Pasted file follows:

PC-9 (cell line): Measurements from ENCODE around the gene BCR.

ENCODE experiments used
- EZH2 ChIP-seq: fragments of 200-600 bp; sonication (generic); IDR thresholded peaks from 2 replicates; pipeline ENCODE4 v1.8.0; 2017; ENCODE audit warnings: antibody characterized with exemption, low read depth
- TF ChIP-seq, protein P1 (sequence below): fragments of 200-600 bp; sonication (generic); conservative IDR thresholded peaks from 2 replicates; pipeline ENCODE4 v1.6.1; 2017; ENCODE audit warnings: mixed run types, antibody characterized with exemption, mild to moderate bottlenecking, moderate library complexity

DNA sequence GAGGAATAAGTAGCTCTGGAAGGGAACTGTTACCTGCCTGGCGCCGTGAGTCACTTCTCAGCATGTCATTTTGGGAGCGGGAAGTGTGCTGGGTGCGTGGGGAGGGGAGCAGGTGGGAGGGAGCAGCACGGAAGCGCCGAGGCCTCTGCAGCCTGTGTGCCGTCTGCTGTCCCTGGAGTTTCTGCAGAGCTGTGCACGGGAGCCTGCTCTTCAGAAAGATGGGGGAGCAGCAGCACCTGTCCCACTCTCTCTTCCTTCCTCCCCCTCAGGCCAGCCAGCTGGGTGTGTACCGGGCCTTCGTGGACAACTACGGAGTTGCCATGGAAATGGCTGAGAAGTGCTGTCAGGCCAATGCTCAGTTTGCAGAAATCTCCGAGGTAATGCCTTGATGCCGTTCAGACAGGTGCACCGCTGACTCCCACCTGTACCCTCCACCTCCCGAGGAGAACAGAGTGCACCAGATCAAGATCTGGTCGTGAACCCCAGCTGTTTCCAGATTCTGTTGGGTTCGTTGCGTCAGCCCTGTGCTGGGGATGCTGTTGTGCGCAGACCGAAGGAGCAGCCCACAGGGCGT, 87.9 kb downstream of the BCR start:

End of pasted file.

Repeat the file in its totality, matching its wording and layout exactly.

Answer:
PC-9 (cell line): Measurements from ENCODE around the gene BCR.

ENCODE experiments used
- EZH2 ChIP-seq: fragments of 200-600 bp; sonication (generic); IDR thresholded peaks from 2 replicates; pipeline ENCODE4 v1.8.0; 2017; ENCODE audit warnings: antibody characterized with exemption, low read depth
- TF ChIP-seq, protein P1 (sequence below): fragments of 200-600 bp; sonication (generic); conservative IDR thresholded peaks from 2 replicates; pipeline ENCODE4 v1.6.1; 2017; ENCODE audit warnings: mixed run types, antibody characterized with exemption, mild to moderate bottlenecking, moderate library complexity

DNA sequence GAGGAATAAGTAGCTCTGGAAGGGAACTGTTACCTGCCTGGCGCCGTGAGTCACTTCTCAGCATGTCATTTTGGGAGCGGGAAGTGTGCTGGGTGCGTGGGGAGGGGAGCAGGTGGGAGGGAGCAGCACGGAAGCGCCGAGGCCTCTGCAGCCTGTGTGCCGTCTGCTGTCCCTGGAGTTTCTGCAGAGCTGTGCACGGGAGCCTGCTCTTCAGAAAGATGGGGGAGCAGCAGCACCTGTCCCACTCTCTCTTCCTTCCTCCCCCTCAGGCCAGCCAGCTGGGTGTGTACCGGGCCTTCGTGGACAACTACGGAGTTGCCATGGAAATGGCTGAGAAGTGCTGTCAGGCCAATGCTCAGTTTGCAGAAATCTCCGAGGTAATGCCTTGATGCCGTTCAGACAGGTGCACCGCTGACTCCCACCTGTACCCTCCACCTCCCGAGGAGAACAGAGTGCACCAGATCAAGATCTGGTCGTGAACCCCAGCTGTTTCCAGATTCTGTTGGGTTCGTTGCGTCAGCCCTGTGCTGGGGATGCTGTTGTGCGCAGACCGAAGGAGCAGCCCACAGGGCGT, 87.9 kb downstream of the BCR start: